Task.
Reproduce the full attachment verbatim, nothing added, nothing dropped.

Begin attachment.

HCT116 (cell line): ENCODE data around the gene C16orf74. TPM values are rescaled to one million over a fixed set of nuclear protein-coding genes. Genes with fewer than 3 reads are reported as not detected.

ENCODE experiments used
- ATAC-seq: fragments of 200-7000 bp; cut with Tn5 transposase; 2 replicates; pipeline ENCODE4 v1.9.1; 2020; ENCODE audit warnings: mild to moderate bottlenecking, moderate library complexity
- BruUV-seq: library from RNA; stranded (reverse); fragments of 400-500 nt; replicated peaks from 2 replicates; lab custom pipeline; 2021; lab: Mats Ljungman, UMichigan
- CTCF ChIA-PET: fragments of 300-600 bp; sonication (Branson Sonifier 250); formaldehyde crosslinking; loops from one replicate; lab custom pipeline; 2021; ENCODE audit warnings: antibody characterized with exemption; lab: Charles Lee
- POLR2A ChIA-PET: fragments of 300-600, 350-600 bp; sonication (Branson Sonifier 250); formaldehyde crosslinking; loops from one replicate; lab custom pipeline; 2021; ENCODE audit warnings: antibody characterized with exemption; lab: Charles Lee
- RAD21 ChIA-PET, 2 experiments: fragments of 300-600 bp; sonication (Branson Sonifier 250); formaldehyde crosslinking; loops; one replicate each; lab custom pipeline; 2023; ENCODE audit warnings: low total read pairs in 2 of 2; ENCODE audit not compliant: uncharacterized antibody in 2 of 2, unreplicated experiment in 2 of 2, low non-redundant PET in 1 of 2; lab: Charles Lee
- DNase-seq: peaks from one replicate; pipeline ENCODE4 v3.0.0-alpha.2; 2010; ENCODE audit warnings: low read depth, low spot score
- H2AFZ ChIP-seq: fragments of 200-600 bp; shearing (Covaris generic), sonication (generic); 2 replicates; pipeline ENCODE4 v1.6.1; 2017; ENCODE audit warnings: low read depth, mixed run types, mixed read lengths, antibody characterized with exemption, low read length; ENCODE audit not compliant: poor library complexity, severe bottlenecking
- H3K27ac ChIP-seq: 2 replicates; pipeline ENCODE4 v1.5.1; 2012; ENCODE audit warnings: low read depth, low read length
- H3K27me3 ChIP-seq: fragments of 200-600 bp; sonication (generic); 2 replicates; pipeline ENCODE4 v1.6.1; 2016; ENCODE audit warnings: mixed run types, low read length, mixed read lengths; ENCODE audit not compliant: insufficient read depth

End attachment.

HCT116 (cell line): ENCODE data around the gene C16orf74. TPM values are rescaled to one million over a fixed set of nuclear protein-coding genes. Genes with fewer than 3 reads are reported as not detected.

ENCODE experiments used
- ATAC-seq: fragments of 200-7000 bp; cut with Tn5 transposase; 2 replicates; pipeline ENCODE4 v1.9.1; 2020; ENCODE audit warnings: mild to moderate bottlenecking, moderate library complexity
- BruUV-seq: library from RNA; stranded (reverse); fragments of 400-500 nt; replicated peaks from 2 replicates; lab custom pipeline; 2021; lab: Mats Ljungman, UMichigan
- CTCF ChIA-PET: fragments of 300-600 bp; sonication (Branson Sonifier 250); formaldehyde crosslinking; loops from one replicate; lab custom pipeline; 2021; ENCODE audit warnings: antibody characterized with exemption; lab: Charles Lee
- POLR2A ChIA-PET: fragments of 300-600, 350-600 bp; sonication (Branson Sonifier 250); formaldehyde crosslinking; loops from one replicate; lab custom pipeline; 2021; ENCODE audit warnings: antibody characterized with exemption; lab: Charles Lee
- RAD21 ChIA-PET, 2 experiments: fragments of 300-600 bp; sonication (Branson Sonifier 250); formaldehyde crosslinking; loops; one replicate each; lab custom pipeline; 2023; ENCODE audit warnings: low total read pairs in 2 of 2; ENCODE audit not compliant: uncharacterized antibody in 2 of 2, unreplicated experiment in 2 of 2, low non-redundant PET in 1 of 2; lab: Charles Lee
- DNase-seq: peaks from one replicate; pipeline ENCODE4 v3.0.0-alpha.2; 2010; ENCODE audit warnings: low read depth, low spot score
- H2AFZ ChIP-seq: fragments of 200-600 bp; shearing (Covaris generic), sonication (generic); 2 replicates; pipeline ENCODE4 v1.6.1; 2017; ENCODE audit warnings: low read depth, mixed run types, mixed read lengths, antibody characterized with exemption, low read length; ENCODE audit not compliant: poor library complexity, severe bottlenecking
- H3K27ac ChIP-seq: 2 replicates; pipeline ENCODE4 v1.5.1; 2012; ENCODE audit warnings: low read depth, low read length
- H3K27me3 ChIP-seq: fragments of 200-600 bp; sonication (generic); 2 replicates; pipeline ENCODE4 v1.6.1; 2016; ENCODE audit warnings: mixed run types, low read length, mixed read lengths; ENCODE audit not compliant: insufficient read depth